The Magic Eight Ball Conspiracy.

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Re: ReadLetterMedia reviews Avatar

Post by adam_grif » 2010-02-05 03:10am

Formless wrote: So? He recognized talent where he saw it, which is no small skill for someone who just started their own movie studio. Executive producers are not uninvolved just because they aren't the director. For example, who was the guy who went out of his way to make sure the "Luke, I am your father" bit was a secret even to most of the cast and crew? The big reveal that everyone remembers as being totally awesome and without which the movie would suffer for lack of? Yup. Lucas. He may not be the best writer in town, but give him some credit.
Never said he was bad, I'm just amused that the work that is considered the greatest in his franchise was the one with the least involvement form him, both in writing and directing. I kind of wish he'd taken a more collaborative approach with the prequel trilogy, they might have turned out better.
A scientist once gave a public lecture on astronomy. He described how the Earth orbits around the sun and how the sun, in turn, orbits around the centre of a vast collection of stars called our galaxy.

At the end of the lecture, a little old lady at the back of the room got up and said: 'What you have told us is rubbish. The world is really a flat plate supported on the back of a giant tortoise.

The scientist gave a superior smile before replying, 'What is the tortoise standing on?'

'You're very clever, young man, very clever,' said the old lady. 'But it's turtles all the way down.'

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Re: ReadLetterMedia reviews Avatar

Post by Formless » 2010-02-05 03:15am

adam_grif wrote:
Formless wrote: So? He recognized talent where he saw it, which is no small skill for someone who just started their own movie studio. Executive producers are not uninvolved just because they aren't the director. For example, who was the guy who went out of his way to make sure the "Luke, I am your father" bit was a secret even to most of the cast and crew? The big reveal that everyone remembers as being totally awesome and without which the movie would suffer for lack of? Yup. Lucas. He may not be the best writer in town, but give him some credit.
Never said he was bad, I'm just amused that the work that is considered the greatest in his franchise was the one with the least involvement form him, both in writing and directing. I kind of wish he'd taken a more collaborative approach with the prequel trilogy, they might have turned out better.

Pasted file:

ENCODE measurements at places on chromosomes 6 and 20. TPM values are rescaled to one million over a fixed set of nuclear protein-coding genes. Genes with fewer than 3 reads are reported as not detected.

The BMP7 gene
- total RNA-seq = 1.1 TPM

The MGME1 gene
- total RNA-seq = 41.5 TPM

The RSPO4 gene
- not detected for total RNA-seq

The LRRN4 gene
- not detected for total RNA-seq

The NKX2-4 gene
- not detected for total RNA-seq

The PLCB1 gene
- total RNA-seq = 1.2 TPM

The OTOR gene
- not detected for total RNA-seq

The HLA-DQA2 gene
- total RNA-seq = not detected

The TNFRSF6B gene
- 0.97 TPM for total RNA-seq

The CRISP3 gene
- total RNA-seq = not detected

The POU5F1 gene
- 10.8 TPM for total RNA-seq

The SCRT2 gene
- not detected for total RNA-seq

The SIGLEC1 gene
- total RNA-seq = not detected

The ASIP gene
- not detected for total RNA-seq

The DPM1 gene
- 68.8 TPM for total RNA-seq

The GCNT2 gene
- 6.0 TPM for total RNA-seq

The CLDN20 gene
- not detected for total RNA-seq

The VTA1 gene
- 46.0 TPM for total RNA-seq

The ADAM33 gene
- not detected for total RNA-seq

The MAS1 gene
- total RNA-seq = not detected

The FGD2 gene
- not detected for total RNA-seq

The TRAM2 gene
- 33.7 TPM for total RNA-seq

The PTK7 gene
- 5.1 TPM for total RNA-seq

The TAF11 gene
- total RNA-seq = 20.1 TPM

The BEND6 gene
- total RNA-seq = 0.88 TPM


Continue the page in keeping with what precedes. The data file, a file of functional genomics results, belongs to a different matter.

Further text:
Lucas also did not act in the movies. He didn't build the props. He didn't design the sets. He didn't make the special effects. It takes a lot more than a good director or writer to make a good movie. I don't think you quite appreciate that.
"Still, I would love to see human beings, and their constituent organ systems, trivialized and commercialized to the same extent as damn iPods and other crappy consumer products. It would be absolutely horrific, yet so wonderful." — Shroom Man 777
"To Err is Human; to Arrr is Pirate." — Skallagrim
“I would suggest "Schmuckulating", which is what Futurists do and, by extension, what they are." — Commenter "Rayneau"
The Magic Eight Ball Conspiracy.

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Re: ReadLetterMedia reviews Avatar

Post by adam_grif » 2010-02-05 03:21am

Formless wrote: Lucas also did not act in the movies. He didn't build the props. He didn't design the sets. He didn't make the special effects. It takes a lot more than a good director or writer to make a good movie. I don't think you quite appreciate that.
I fully appreciate that, but writing and directing are incredibly important to a film. Do you not agree with my conclusion, that it is amusing that the film he was least involved with was also the one that is the best? Because that's all I said. Don't jump to conclusions like "you're saying that Lucas is awful" or "you think writing and directing are the only things that matter".
A scientist once gave a public lecture on astronomy. He described how the Earth orbits around the sun and how the sun, in turn, orbits around the centre of a vast collection of stars called our galaxy.